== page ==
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JEM Vol. 37(3), 2019


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Does leverage affect the financial performance of Nigerian firms?

Adegboyega Afolabi, Jayeola Olabisi, Sunday Olugboyega Kajola, Taiwo Olufemi Asaolu
2019; 37(3): 5-22;

Aim/purpose – This study examines the relationship between leverage and financial performance of Nigerian firms between the years 2007 and 2016.
Design/methodology/approach – The study adopted ex-post facto research design to retrieve and study data for events which were already in existence. Inferential statistics adopted econometrics models with a concentration on panel data using regression analysis to achieve the three specific objectives of the study. The surrogates for the independent variable (financial leverage) were Debt Ratio (DR); Debt-Equity Ratio (DER); and Interest Cover Ratio (ICR) while Return on Capital Employed (ROCE), the only dependent variable, was used as financial performance proxy. Three control variables – Firm Size (SZ), Sales Growth (SG) and Growth in Gross Domestic Product (GGDP) were included in the model to capture other firms – specific and macroeconomic variables that may have an influence on the financial performance of the selected firms.
Findings – The Random Effects Generalised Least Squares (REGLS) revealed a positive and significant effect between leverage (DR and DER) and ROCE (p < 0.05). However, ICR has a positive but insignificant effect on ROCE (p > 0.05). The outcome of the study was consistent with the Static trade-off theory of capital structure.
Research implications/limitations – The study suggests that firms should continuously employ debt capital in order to benefit from available tax shields which ultimately enhance profitability. The limitation of the study is that only firms in the food and beverage sector in Nigerian business environment were covered by the study.
Originality/value/contribution – The study contributed to the existing theory and literature by using empirical evidence from an emerging market to bridge the existing gap in knowledge of the effect of leverage on the performance of firms.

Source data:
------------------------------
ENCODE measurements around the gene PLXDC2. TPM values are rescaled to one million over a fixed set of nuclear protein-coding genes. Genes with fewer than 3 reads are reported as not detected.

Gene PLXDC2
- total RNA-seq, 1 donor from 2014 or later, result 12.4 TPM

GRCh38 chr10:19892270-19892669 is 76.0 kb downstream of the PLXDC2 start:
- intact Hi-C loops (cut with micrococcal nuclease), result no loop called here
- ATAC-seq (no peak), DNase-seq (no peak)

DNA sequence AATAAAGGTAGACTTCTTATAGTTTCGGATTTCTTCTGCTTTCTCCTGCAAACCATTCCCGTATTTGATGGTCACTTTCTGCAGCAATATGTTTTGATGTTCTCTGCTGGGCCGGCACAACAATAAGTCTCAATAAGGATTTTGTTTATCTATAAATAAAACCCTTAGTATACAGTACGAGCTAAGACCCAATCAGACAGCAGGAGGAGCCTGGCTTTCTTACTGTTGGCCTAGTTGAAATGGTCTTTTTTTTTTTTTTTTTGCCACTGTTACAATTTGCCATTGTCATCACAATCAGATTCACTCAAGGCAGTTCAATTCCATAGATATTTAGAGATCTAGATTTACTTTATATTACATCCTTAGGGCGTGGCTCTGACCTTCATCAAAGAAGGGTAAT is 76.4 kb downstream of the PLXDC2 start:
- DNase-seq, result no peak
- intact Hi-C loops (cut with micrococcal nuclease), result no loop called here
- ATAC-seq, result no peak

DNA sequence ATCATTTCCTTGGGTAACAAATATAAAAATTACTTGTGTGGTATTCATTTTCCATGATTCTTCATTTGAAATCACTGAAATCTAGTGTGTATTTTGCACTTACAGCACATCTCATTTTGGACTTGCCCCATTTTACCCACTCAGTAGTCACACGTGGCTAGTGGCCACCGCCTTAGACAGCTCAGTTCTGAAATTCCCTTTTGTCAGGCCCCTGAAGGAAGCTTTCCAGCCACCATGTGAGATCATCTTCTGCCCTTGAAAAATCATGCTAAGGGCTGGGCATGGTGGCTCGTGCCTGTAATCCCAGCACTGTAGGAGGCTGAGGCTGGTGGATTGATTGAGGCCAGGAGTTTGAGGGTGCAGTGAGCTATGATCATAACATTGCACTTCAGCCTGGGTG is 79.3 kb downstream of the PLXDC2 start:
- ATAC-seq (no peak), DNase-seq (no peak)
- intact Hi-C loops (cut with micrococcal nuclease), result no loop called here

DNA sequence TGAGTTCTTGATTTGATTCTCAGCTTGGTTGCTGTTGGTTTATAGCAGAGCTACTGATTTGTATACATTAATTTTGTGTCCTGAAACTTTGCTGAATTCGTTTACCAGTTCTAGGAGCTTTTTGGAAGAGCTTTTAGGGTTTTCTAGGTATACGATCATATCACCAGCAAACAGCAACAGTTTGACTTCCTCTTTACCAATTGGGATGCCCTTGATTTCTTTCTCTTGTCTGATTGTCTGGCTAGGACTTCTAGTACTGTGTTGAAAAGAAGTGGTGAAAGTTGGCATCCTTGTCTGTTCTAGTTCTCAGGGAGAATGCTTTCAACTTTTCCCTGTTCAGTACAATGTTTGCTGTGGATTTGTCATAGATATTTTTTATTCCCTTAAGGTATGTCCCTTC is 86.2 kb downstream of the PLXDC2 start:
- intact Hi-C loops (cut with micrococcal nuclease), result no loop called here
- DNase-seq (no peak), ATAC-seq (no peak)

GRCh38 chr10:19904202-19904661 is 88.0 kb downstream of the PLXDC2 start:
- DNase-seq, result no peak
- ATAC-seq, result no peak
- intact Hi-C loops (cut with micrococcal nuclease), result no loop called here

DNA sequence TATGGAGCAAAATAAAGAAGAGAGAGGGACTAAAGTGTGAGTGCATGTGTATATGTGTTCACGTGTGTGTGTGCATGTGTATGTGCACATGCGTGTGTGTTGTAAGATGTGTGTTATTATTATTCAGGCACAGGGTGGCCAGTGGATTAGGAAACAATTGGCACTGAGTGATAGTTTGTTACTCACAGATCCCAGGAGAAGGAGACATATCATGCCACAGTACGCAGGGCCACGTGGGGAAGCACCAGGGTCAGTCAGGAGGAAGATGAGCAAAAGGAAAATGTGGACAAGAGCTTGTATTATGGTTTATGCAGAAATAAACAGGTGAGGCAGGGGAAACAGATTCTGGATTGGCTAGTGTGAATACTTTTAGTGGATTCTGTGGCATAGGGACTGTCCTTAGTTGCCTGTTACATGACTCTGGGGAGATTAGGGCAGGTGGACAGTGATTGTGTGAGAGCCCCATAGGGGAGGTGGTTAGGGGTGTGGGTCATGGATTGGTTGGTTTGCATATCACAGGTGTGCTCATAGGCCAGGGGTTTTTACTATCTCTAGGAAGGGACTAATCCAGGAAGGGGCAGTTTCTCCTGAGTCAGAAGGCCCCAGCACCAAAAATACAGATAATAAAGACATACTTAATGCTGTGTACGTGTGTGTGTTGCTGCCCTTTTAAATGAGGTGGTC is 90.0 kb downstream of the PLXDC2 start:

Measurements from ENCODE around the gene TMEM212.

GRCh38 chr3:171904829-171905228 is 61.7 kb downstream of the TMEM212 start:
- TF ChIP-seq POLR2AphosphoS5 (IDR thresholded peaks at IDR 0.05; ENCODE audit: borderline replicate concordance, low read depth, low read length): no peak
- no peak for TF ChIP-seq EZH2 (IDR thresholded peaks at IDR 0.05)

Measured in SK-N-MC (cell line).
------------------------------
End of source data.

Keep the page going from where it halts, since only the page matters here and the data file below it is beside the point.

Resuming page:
Keywords: capital structure, leverage, Nigeria, performance.
JEL Classification: M41, M19.


Impact of excise tax on the South African economy: A dynamic CGE approach

Jean Luc Erero
2019; 37(3): 23-44;

Aim/purpose – This paper analyses the impact of excise tax on the South African economy by means of a Dynamic Computable General Equilibrium (CGE) model. We utilised a policy simulation to evaluate the effects of an excise tax, with the results indicating that the rise in excise tax should not impinge on lower revenue households, as long as the greater government revenue flows to those households.
Design/methodology/approach – The model applied in this study includes a specific database composed of a Social Accounting Matrix (SAM) constructed from data for the period 2010. A specific indirect tax block was disaggregated in such a way that VAT, excise tax and fuel levy taxes could be analysed. The household sector was further subdivided into 14 different revenue households.
Findings – The simulation results indicate that GDP is linked to certain variables, for example absorption and consumption, which are negatively marked by the short run settings. The trend changed positively from the base year 2018 to the following year 2019 with a constant increase until 2023. The main reason for the increase is that the change in investment proportionally affects the total absorption in the market system.
Research implications/limitations – The CGE model has been used extensively by the researchers for economic analyses of various projects. The production data constitute the main limitation, as Statistics South Africa has delayed collecting recent data. For this reason, data for the year 2010 were used in the SAM as the database for the CGE model.